As you may have guessed by now some trumpet players have a very easy time playing in the extreme upper register. Never really encountering those obstacles that haunt and stymie the progress the majority of us find. Most trumpet players do not have an extreme upper register. Many very good ones don't even have an upper register at all. Some may doubt this concept. Thinking that all is required is hard work, patience and perseverance to be able to scream Double C's. And no doubt every trumpet player could benefit from those three attributes.
That said let their be no doubt that cats like Mark Zauss, and Lyn Nicholson are naturally blessed with certain physical properties that do not exist within the mouths of the great majority of us. The average trumpet player is probably not going to find the ability to smear a musical sounding High C to an E above DHC (Double High C) at a volume that would clear the house of all company. But Zauss and Nicholson can do this. At least the average cat will not get these results from within the confines of his most comfortable embouchure setting. A harsh reality but believe me it's true.
The goal for the rest of us probably is to develop what we have, play musically and try to at least be able to play a solid musical High F as needed for several Stan Kenton type big band charts. An ability that is not so common actually. However these kind of chops probably are within the reality of those of us less fortunate. And when you think of it we can take more pride than the gifted players. Unlike the gifted we REALLY worked for it.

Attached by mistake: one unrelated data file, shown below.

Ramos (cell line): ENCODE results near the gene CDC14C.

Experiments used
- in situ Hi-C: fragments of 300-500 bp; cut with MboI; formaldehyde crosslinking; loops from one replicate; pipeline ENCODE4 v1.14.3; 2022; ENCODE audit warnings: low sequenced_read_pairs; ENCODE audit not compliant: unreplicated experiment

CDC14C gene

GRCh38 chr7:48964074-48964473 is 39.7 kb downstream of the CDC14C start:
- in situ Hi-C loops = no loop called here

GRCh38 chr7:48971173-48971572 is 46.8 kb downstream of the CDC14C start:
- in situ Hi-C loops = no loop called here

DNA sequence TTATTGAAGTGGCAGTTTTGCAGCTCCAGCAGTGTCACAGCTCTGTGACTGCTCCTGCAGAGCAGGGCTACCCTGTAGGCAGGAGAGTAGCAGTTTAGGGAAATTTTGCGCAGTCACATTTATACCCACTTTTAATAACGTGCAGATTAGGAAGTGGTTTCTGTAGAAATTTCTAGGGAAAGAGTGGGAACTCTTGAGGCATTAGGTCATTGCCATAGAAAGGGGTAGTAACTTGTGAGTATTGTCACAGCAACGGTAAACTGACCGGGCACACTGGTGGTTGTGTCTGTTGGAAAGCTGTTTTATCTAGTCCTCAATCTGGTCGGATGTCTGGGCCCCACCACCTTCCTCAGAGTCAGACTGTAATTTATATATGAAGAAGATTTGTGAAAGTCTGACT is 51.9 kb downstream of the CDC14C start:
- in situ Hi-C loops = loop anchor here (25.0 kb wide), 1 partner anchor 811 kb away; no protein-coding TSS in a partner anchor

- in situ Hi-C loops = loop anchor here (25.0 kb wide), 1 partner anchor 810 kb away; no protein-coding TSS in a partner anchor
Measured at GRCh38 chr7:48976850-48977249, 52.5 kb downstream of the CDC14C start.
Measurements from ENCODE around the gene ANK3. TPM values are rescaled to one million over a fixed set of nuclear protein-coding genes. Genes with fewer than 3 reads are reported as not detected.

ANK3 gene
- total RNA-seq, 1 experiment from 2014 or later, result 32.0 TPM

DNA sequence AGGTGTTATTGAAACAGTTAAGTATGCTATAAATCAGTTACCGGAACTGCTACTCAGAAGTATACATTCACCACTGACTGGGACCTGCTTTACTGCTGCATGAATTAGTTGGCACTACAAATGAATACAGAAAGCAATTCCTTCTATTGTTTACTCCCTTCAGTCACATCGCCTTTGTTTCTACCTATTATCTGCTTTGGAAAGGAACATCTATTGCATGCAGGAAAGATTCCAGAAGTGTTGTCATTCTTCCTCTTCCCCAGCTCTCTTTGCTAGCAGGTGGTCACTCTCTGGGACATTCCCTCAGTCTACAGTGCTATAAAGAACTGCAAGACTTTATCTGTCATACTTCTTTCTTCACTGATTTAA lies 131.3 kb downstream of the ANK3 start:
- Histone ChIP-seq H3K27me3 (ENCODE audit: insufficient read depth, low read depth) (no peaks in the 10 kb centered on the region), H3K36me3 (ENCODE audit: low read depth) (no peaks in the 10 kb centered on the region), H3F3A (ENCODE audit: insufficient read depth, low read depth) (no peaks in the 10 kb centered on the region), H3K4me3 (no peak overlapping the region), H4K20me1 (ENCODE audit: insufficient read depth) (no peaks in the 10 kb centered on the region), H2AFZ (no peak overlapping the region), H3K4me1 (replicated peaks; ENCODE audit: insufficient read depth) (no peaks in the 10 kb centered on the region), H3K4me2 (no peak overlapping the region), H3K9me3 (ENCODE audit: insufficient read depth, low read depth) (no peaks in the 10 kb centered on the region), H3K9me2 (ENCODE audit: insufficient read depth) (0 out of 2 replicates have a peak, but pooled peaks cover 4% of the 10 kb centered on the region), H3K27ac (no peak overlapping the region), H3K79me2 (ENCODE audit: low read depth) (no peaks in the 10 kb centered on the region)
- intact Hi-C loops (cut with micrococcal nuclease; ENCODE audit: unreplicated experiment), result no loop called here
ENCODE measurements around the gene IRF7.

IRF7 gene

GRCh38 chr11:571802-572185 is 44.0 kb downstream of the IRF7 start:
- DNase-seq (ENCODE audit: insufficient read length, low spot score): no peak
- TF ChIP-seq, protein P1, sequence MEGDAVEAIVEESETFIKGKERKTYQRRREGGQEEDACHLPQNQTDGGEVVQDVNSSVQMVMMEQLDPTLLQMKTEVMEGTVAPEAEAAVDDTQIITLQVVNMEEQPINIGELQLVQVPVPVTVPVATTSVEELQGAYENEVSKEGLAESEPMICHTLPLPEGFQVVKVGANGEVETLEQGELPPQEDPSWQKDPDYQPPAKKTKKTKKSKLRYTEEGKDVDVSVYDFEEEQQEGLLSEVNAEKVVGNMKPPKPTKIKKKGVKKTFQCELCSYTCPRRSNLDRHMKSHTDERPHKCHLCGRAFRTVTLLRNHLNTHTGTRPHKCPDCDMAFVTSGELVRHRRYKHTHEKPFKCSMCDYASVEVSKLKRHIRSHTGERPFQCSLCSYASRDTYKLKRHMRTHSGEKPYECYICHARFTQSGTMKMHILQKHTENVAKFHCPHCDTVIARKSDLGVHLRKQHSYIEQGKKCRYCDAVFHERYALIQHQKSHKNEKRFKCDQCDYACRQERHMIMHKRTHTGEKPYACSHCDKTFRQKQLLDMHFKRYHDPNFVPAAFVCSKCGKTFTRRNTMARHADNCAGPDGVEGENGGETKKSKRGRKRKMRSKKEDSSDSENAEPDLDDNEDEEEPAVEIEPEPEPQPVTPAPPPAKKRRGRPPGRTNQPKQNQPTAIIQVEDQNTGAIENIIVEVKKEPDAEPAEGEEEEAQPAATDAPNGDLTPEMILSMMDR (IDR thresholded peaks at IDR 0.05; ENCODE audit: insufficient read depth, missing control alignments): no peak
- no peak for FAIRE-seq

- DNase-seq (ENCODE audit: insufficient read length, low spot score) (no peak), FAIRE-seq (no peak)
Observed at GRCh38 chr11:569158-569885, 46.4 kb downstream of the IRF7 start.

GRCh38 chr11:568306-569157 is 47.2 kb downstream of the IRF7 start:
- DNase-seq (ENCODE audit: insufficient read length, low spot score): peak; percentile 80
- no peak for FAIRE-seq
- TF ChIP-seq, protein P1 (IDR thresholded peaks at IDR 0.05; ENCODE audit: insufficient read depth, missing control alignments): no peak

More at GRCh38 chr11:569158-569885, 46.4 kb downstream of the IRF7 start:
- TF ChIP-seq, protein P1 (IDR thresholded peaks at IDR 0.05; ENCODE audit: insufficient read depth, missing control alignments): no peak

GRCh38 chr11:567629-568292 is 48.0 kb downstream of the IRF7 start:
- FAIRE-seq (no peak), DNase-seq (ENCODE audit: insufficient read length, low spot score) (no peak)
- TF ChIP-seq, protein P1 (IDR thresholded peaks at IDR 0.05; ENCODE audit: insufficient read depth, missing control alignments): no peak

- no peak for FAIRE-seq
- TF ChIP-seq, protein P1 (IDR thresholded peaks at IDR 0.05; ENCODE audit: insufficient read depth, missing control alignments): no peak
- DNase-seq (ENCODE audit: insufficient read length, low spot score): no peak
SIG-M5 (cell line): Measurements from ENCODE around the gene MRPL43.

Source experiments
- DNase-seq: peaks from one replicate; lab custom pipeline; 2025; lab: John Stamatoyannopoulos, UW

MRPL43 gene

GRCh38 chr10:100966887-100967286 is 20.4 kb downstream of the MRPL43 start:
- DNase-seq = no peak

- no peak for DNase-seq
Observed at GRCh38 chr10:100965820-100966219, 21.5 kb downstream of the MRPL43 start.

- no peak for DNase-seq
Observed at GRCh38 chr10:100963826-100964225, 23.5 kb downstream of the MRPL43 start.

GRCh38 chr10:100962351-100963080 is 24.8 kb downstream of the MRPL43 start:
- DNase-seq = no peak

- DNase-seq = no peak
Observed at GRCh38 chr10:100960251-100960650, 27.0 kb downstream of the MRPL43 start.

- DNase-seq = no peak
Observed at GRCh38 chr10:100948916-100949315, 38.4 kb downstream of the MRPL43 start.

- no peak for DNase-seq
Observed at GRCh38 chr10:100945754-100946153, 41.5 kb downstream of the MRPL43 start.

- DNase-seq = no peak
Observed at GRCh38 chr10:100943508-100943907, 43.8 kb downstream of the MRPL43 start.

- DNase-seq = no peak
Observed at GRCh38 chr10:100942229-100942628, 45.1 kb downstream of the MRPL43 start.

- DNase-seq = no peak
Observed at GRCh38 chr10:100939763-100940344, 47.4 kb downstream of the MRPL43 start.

Doubt me? Here's the proof. This is not a recommended embouchure change. Not unless you can swiftly put the system together*. If so? Then sure. Run with it. This is however just an experiment. For you to prove to yourself that by putting your chops in a specific position fairly easy high notes will emanate. You probably will never be able to use this trick successfully. Just an experiment to prove a point to yourself.
Put together these items:
1. Small mirror to fit on music stand.
2. A medium size to small mouthpiece. For extra credit get something weird like the Lynch Assymetric piece. The Lynch piece will help partially incapacitate the lower lip. Allowing it to merely guide the dominant upper lip in the freak chop setting described below. Freeing the upper lip to allow unlimited range.
Or maybe even get one of Trumpetmaster's brilliant Dr. Dave's pieces. I can't quite explain why Dave's pieces can work so well in the upper register. At least not within a short forum post anyway. But they often do allow a favorable embouchure contact position for high notes.
While looking in mirror throw your jaw out until the lower teeth extend past your uppers. Leave a gap between the lower and uppers of something near a quarter of an inch.
Next pull down and completely roll your lower lip with your index finger while holding steady the forward jaw setting. Expose the inner gum of your lower lip.
Place mouthpiece connected to trumpet on your chops while maintaining the forward jaw and pooched out lower lip. Put the mouthpiece right on the inner gum of your lower lip. This will feel silly but do it anyway. Point the horn our slightly up or above a perpendicular to your face. Your forward jaw will require this anyway. Experiment with other horn angles too just for kicks. Whatever works...
Keep the flesh on the mouthpiece soft and supple but firm up your corners.
Take a medium deep breath and blow lightly upwards into the mouthpiece. Again, keep the mouth corners firm and with mouthpiece set on the inner gum of your lower lip. Strive for something at or around a High C. Then with firm mouth corners push more air pressure into the horn until notes in excess of High G squeak out. Keep your jaw/teeth position at least a little open. You may at first get only fart sounds or hissing static. However when it starts to sound like a tree branch breaking? Or the static from a short wave radio? You're getting close. Some have compared the precursor tones to sounding like the old test pattern of a non cable TV set...